Friday, April 16, 2021

GOP: falling on their Trump swords

 What is the GOP trying to do?  Commit suicide?  The following recent polls regarding Biden's infrastructure legislation show how out of step with public sentiment is the GOP in Washington.  Biden's own polling is not the issue that is on the front burner.  It is the midterms in 2022 when all members of the House are up for reelection or there will be vacancies to be filled.  One-third of the Senate is also on the ballot.  In gerrymandered districts dominated by the GOP, the Trump loyalists will have no problem becoming their party's candidate, but then they have to deal with the buzz saw in the general election.  Independents and Democrats will be all too eager to remind the GOP party of no just where they stood on the infrastructure bill.   I can see the general election commercials now. "Your GOP candidate opposed...(.fill in the blanks").

The question is will this move any 2020 Trump voters to vote for someone else other than Trump loyalists in 2022 or will "cultural" wars keep them in the Trump fold?  Rolled into the "cultural" issue are some gut grabbing considerations ranging from white nationallism of America firsters, not at all disguised by calling there goal to keep "Anglo-Saxons" in charge of their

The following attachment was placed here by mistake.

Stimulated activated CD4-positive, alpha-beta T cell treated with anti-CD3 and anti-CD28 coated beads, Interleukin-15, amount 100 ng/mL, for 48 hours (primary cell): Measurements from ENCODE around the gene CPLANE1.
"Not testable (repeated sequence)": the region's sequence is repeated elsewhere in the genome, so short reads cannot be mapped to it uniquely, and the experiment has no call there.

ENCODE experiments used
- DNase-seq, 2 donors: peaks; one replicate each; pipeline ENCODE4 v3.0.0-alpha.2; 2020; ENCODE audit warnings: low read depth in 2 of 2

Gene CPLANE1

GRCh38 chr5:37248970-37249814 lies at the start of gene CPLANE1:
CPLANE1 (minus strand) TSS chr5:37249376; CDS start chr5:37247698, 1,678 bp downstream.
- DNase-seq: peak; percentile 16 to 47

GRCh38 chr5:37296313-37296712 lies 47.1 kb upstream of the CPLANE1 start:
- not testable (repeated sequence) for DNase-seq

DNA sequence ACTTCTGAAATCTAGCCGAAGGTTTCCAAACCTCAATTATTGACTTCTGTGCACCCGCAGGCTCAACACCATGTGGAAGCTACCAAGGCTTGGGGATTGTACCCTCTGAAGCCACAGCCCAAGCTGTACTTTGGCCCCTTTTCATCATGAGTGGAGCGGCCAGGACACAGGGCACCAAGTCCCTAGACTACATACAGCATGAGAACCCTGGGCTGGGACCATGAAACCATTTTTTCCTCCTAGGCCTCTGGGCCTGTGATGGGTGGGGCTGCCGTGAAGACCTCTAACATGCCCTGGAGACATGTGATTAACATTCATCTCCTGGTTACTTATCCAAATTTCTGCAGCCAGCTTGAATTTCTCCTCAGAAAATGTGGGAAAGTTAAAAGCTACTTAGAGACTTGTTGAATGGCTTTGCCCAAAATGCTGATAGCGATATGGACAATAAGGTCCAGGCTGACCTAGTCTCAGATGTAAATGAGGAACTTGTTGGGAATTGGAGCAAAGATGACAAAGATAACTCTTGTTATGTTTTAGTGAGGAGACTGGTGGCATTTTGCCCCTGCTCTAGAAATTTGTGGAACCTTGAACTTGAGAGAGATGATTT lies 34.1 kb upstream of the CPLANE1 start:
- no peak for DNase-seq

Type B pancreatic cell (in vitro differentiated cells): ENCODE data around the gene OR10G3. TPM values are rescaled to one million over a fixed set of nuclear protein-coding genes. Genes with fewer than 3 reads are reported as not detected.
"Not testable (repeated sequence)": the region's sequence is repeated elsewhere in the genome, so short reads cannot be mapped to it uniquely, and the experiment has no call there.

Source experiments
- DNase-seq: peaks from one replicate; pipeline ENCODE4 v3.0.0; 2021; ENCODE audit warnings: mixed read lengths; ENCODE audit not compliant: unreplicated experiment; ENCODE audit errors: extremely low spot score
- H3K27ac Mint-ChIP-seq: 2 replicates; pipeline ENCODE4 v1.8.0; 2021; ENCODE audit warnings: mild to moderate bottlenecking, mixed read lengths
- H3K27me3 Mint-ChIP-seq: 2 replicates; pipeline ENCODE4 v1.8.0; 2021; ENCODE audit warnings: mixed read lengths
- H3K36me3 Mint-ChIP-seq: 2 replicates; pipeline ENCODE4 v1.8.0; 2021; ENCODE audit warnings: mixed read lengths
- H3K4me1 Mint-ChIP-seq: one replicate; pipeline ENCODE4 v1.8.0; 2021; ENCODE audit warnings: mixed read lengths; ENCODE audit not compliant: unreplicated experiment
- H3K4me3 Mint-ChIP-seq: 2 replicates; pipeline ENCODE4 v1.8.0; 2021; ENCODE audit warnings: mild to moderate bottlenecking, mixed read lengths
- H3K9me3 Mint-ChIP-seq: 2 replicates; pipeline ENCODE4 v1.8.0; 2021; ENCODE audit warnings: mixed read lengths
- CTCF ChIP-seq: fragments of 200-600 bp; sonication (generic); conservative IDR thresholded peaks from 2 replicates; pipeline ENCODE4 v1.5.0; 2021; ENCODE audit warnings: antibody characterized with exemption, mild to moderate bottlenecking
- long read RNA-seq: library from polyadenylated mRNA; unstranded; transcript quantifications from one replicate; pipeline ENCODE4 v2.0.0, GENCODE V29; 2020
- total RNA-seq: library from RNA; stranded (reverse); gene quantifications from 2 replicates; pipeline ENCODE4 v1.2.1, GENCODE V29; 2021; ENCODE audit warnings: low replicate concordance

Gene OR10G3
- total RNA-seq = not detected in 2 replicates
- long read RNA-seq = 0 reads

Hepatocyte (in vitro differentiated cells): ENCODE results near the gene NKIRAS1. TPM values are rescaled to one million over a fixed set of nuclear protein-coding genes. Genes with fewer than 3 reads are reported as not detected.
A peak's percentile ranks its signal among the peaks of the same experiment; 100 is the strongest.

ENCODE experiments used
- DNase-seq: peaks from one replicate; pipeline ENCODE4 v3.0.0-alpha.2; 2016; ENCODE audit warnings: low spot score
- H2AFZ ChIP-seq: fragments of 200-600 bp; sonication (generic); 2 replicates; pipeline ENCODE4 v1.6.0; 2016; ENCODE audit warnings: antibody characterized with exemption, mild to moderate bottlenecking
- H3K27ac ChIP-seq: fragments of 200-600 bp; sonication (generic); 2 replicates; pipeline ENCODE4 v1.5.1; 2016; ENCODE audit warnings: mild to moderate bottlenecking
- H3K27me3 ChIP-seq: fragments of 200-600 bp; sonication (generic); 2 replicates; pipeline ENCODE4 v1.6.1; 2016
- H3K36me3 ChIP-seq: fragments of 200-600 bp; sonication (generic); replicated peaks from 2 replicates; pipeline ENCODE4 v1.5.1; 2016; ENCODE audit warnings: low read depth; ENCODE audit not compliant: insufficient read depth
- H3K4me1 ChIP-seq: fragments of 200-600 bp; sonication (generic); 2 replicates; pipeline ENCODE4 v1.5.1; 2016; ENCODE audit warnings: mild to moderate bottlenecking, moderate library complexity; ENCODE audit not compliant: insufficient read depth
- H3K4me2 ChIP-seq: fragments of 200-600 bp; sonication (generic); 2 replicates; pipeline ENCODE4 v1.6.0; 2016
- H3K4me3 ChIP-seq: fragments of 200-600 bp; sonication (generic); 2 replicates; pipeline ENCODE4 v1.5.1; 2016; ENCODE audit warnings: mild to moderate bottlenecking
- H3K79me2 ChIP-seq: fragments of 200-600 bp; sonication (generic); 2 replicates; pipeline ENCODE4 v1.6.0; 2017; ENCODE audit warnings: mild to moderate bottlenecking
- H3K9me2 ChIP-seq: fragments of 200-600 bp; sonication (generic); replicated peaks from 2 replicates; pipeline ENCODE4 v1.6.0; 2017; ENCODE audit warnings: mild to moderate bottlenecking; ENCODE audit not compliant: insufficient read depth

As Biden approaches 100th day in office, Republicans admit difficulties in attacking his agenda (yahoo.com)

With broad support for his infrastructure plan among U.S. voters, Biden reaches out to GOP (yahoo.com)

Poll: Americans Support Biden's Nontraditional Infrastructure Plan (businessinsider.com)

"Of the following four main findings, three are measures the GOP has argued for excluding from the bill:

  • 87% of the public backed fixing roads and bridges;

  • 82% of the public supported increasing pay for elderly caregivers;

  • 78% of the public supported expanding high-speed broadband;

  • And 70% of the public supported fixing the electrical grid and making buildings and homes more energy efficient.

The poll also found that 50% of respondents supported raising the corporate tax rate from 21% to 28% to pay for the plan. When asked about corporate tax hikes generally, 46% said it was a bad idea because it would raise wages and cost jobs, while 43% said corporate tax hikes should be raised to pay for infrastructure because companies "do not pay their fair share."

https://www.ft.com/content/f15d39d8-7261-4d59-bea5-b318e56775a1    Roger Altman on schism of big busines v GOP voter suppression laws.  Demographics of employees and customers

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